Law Enforcement

CBP seeks more data on small packages

By Roman Tiraspolsky Royalty-free stock photo ID: 583094878 New York, February 14, 2017: A U.S Customs and Border Protection vehicle is parked in the street on Lexington Avenue. 

Customs and Border Protection's pre-pandemic effort to get more data about a wave of counterfeit drugs and other goods entering the U.S. in small parcels, is now going after suspect medical supplies.

On Aug. 3, CBP issued an administrative ruling aimed at clarifying the duty-free exemptions for "low-value" shipments, under $800 sent to U.S. fulfillment centers and warehouses. The ruling, it said in its statement, will help identify counterfeit and/or unsafe goods shipped to those facilities from foreign suppliers, bolstering the agency's e-commerce environment.

The move adjusts the agency's "Section 321" shipping rules, extending "one person, one day" shipments of $800 or less to fulfillment centers and warehouses. The rules allow those centers and warehouses to get low-shipment value duty exemptions in exchange for the shippers' data on the small packages.

Before the COVID-19 pandemic accelerated the import of fake and sub-standard medical supplies, CBP had already been working to get more data on incoming smaller shipments of counterfeit goods.

In January, CBP announced a pilot program with some of the largest e-commerce and cargo companies to better track the deluge of smaller international packages.

Amazon, eBay, Zulily, FedEx, DHL and UPS are among the nine companies participating in the agency's Section 321 data pilot program, which is set to run through August 2021. Technology firm PreClear and logistics providers XB Fulfillment and BoxC Logistics are the three other pilot participants.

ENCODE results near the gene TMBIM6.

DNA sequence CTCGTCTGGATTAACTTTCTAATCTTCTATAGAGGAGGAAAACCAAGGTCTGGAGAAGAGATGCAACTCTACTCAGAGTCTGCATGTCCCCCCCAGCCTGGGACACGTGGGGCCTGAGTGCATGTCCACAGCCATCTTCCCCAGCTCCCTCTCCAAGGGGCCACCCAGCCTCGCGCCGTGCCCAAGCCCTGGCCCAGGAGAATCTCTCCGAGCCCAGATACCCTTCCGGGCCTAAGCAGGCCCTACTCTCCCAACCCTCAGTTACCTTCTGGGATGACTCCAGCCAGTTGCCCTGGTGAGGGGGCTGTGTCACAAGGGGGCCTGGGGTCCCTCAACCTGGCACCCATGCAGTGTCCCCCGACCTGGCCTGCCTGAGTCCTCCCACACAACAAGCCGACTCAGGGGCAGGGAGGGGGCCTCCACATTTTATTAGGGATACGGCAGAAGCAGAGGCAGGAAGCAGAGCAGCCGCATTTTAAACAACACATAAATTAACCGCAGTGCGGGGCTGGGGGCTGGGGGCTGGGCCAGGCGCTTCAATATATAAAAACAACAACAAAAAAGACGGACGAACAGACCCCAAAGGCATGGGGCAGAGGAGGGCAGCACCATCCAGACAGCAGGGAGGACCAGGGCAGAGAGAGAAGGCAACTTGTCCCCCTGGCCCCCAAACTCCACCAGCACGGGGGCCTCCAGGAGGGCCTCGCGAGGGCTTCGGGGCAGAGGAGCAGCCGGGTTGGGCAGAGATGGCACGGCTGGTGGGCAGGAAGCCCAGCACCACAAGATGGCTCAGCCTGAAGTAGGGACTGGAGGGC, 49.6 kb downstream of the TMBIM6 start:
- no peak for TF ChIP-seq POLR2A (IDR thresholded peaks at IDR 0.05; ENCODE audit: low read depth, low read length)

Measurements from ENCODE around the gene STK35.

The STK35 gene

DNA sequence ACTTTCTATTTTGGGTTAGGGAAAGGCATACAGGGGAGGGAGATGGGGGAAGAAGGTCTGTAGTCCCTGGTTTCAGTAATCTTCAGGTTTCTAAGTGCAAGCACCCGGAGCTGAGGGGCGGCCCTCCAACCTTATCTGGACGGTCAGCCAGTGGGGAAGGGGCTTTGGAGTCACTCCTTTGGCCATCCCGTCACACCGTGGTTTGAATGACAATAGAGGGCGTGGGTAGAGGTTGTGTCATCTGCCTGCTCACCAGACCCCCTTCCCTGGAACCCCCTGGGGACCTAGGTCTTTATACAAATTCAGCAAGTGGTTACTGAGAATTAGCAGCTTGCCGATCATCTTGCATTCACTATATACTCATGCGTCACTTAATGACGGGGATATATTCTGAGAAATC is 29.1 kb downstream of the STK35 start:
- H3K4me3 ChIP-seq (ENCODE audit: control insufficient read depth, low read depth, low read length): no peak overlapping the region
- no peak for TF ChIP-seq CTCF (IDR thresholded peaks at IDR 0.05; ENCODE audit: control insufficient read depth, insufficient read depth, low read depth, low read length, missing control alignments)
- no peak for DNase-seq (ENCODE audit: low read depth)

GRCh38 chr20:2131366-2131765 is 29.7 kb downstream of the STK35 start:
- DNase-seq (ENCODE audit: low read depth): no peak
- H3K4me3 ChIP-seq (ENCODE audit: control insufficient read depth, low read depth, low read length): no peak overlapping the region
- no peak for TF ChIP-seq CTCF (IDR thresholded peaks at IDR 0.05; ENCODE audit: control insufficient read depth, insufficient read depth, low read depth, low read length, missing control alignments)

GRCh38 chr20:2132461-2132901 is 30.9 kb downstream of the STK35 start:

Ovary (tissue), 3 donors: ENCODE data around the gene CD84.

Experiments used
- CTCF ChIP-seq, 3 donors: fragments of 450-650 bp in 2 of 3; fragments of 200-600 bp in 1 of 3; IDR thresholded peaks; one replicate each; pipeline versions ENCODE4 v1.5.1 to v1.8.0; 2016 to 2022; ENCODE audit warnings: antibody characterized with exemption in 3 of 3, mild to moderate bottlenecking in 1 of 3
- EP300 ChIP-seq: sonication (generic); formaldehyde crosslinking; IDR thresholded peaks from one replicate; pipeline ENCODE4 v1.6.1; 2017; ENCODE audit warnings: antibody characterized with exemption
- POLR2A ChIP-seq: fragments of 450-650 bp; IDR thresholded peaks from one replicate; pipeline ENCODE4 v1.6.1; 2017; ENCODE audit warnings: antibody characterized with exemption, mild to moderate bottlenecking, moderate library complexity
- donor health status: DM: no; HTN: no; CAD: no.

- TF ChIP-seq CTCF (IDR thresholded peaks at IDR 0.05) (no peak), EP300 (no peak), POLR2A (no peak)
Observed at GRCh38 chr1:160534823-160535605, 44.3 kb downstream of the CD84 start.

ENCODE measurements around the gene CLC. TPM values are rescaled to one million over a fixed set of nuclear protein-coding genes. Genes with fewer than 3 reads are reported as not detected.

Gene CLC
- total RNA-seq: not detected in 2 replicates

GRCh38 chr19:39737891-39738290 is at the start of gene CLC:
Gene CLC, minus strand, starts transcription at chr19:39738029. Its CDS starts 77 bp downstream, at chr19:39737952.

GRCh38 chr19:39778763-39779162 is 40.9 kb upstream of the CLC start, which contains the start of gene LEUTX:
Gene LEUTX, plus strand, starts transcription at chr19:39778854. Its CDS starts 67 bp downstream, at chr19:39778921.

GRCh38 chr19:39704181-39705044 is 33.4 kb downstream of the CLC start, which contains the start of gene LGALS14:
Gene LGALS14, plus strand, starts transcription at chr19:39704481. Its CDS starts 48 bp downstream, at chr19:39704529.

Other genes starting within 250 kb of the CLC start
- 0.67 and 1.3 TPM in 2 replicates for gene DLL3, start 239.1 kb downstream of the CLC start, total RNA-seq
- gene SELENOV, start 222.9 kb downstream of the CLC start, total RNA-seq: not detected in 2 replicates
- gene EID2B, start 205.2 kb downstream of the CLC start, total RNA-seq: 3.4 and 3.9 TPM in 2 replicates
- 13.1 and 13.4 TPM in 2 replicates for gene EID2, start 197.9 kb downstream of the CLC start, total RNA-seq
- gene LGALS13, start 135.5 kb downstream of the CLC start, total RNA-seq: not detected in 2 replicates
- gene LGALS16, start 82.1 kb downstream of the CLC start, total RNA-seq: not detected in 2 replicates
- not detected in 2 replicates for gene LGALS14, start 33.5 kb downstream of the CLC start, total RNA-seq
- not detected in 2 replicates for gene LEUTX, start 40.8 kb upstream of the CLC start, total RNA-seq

The pilot program is aimed at the growing volume of small packages that ecommerce and rapid shipping logistics have supercharged.

A CBP spokesperson said the Section 321 data pilot program won't use data collected under the administrative ruling. However, the spokesman said the pilot and administrative ruling are pieces in the agency's larger effort to identify foreign sellers' identities to assess shipment risks.

In its January pilot program announcement, CBP said it was processing 600 million express consignment and international mail shipments a year, or about 1.8 million a day. Small package shipments have become a lucrative avenue for illegal drugs, unregulated prescription drugs, brand counterfeits and unsafe food and beauty products, according to CBP's January announcement.

Small packages have become a way to get counterfeit and sub-standard medical supplies into the country since the beginning of the COVID-19 pandemic, according to CBP's Aug. 4 statement. Since the pandemic started, the agency said it has used foreign seller information and other data to seize more than 10 million counterfeit masks, more than 120,000 unapproved COVID-19 test kits, and thousands of other questionable goods coming into the U.S.

About the Author

Mark Rockwell is a senior staff writer at FCW, whose beat focuses on acquisition, the Department of Homeland Security and the Department of Energy.

Before joining FCW, Rockwell was Washington correspondent for Government Security News, where he covered all aspects of homeland security from IT to detection dogs and border security. Over the last 25 years in Washington as a reporter, editor and correspondent, he has covered an increasingly wide array of high-tech issues for publications like Communications Week, Internet Week, Fiber Optics News, tele.com magazine and Wireless Week.

Rockwell received a Jesse H. Neal Award for his work covering telecommunications issues, and is a graduate of James Madison University.

Click here for previous articles by Rockwell. Contact him at [email protected] or follow him on Twitter at @MRockwell4.


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